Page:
This is Ultimate Green Goblin. We just wanted to make that clear right at the outset.
In the Ultimate universe, Peter Parker got his powers from a genetically modified spider. Once Norman Osborn figured that out, he decided to double-down on his own DNA, and that somehow turned him into a giant green monster because &*$@ logic!
Ultimate Green Goblin is the Build-A-Figure for the Amazing Spider-Man 2 tie-in line of Marvel Legends. Buy the six figures in the line (or "nine," once you count all the various swap figures), and you get nine pieces that let you assemble the full figure: six bodyparts and three accessories. (If you buy all the figures, you end up with an extra head, torso and leg.) The pieces fit together with a click, and we wouldn't recommend trying to take them apart again, because that would be foolish.
Ultimate Green Goblin has looked different pretty much every time he's appeared. First he was large and muscular, but only his head and hands were green. Then he was completely green, but slightly smaller
than before. Basically, he keeps giving himself larger and larger doses of the OZ formula, so he keeps getting more monstrous. This verion sees Gobby at his biggest, so the body is the same mold as movie Hulk. To make him less Hulky and more Goblinish, he gets new feet (apparently a single [digital] sculpt, just mirrored to create two), new hands and new arms. The new pieces have a noticeably rougher texture than the reused ones, and there are big bone spikes on his forearms, elbows and shoulders.
Also, he's wearing pants. In Green Goblin's early appearances, Mark Bagley tried to draw him in a costume - wristbands, belt, a big tattered cape - but that's because he didn't quite get what Brian Michael Bendis was going for: given the choice, Bendis would have had be running around naked. Eventually, the comics did get there, but the only time he had torn pants like this was in the Ultimate Six miniseries.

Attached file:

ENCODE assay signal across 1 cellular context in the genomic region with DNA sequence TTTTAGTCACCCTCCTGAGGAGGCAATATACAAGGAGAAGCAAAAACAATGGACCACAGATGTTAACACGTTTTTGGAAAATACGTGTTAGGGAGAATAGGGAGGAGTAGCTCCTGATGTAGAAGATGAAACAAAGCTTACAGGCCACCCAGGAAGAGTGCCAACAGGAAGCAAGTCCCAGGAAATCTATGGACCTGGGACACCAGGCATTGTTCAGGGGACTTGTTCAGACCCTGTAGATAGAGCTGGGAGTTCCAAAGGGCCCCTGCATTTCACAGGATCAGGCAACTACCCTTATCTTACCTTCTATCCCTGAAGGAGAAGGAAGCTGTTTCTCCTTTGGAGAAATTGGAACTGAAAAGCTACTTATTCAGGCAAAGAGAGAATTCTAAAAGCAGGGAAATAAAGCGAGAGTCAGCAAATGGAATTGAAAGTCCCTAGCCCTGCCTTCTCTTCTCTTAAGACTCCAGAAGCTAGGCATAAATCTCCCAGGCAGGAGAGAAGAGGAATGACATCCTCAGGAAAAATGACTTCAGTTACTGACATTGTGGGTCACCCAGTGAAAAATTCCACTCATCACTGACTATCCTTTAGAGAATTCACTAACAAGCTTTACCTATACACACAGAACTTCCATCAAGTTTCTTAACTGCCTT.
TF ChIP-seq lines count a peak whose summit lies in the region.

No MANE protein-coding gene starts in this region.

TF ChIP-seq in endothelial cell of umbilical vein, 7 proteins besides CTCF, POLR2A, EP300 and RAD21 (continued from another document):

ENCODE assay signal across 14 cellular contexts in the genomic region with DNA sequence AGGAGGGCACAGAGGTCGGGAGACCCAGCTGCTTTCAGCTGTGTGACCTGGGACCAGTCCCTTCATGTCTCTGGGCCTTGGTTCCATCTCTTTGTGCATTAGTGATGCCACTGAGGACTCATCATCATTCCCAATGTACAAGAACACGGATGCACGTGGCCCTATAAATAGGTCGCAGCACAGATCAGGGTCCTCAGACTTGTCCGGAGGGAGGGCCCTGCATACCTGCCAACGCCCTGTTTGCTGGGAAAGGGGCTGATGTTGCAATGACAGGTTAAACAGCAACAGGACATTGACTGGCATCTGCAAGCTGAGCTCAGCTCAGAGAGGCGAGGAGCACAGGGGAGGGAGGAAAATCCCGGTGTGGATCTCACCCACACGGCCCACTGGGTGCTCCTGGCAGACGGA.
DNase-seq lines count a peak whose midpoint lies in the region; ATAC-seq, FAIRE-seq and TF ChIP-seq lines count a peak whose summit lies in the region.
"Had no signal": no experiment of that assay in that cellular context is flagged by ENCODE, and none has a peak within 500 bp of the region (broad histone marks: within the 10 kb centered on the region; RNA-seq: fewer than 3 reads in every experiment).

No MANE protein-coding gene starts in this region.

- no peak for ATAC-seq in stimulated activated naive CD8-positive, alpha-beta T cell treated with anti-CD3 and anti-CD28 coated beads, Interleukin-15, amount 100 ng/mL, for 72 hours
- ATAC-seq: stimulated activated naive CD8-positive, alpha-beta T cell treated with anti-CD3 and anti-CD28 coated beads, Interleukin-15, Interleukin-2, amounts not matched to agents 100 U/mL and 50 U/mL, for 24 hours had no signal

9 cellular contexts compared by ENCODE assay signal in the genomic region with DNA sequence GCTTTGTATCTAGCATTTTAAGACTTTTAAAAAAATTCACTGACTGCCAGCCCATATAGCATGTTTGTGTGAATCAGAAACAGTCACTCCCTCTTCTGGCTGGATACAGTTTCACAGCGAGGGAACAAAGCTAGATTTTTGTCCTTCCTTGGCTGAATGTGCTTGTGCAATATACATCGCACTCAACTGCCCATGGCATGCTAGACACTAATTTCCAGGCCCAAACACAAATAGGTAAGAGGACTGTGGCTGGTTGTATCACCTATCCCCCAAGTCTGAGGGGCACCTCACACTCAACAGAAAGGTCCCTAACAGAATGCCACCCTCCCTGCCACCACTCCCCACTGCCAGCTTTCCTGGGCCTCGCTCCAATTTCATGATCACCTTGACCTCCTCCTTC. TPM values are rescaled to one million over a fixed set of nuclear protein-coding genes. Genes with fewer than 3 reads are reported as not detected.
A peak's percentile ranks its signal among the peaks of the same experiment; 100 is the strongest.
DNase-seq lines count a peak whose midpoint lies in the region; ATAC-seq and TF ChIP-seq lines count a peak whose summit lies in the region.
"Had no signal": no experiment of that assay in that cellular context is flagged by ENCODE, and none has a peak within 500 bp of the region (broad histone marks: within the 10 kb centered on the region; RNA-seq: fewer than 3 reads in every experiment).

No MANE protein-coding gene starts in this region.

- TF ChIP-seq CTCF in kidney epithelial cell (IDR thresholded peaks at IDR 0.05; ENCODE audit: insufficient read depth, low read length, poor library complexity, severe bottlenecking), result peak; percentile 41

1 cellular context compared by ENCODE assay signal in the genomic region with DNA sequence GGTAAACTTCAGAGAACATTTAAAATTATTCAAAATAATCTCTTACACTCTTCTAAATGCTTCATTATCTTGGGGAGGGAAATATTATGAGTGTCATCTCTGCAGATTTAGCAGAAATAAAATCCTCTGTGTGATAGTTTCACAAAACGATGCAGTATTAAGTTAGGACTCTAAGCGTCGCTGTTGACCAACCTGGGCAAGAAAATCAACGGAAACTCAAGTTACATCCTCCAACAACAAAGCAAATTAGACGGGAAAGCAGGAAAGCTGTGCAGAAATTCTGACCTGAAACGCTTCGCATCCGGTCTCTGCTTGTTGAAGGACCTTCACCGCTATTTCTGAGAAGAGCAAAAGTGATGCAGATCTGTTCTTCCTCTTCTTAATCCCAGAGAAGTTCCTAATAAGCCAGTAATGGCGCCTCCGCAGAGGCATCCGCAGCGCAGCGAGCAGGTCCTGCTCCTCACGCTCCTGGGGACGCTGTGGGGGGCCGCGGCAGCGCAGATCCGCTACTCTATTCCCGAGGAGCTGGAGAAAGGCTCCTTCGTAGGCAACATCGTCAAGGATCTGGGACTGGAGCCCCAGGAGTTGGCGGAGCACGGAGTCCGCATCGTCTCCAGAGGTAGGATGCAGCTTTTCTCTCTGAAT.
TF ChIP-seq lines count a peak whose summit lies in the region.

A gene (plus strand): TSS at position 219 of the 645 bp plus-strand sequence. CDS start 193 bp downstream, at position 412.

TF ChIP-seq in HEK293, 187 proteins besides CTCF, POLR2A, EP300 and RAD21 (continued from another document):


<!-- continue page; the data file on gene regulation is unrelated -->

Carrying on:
The bone spurs came later, during Stuart Immonen's run on the book. In fact, so did the horns and the "beard" of spikes running along the jawline - but not at the same time. When his horns poked out to the sides like this, his chin was (comparatively) smooth; when he had chin-knobs, his horns pointed forward. This is sort of a "greatest hits" GG.
In addition to being big and strong and scary, Ultimate Green Goblin apparently also had pyrokinetic abilities. I always thought
he just happened to catch on fire because it looked cool. Anyway, to show that off, the figure has three flame pieces: one for each arm, and one for his back. The wrist pieces don't hug the arms the way they should, and the flames on his back have a few bits that are clearly meant to be more bony spikes, but are unpainted. That would be easy to fix, though.
The figure is 8¼" tall thanks to his horns, and has as much articulation as any other 6" Marvel toy: ankles, knees, thighs, hips, torso, wrists, elbows, biceps, shoulders, and neck. He's a much darker green than Hulk was, and his pants are dark blue. Both his hands are open, to better show off his big claws. In the comic the spikes on his arms were the same color as his skin, rather than being exposed bone, but that might have looked weird here.
When these figures were first shown off at New York Comic Con last year, some news site or other (I honestly forget which one) fell all over themselves asking "is this our first look at the movie Green Goblin?!" Of course it's not, dummy. It is, like we said at the top of the review, Ultimate Green Goblin. When it was pointed out that the series also included Ultimate Beetle, the site's response? "Maybe Beetle is in the movie too!!1!" Oh, come on: you're supposed to be a legitimate site, use some common sense. There was never a chance this was a movie toy, it's always been an addition to the ranks of Ultimate Marvel action figures. A good addition.
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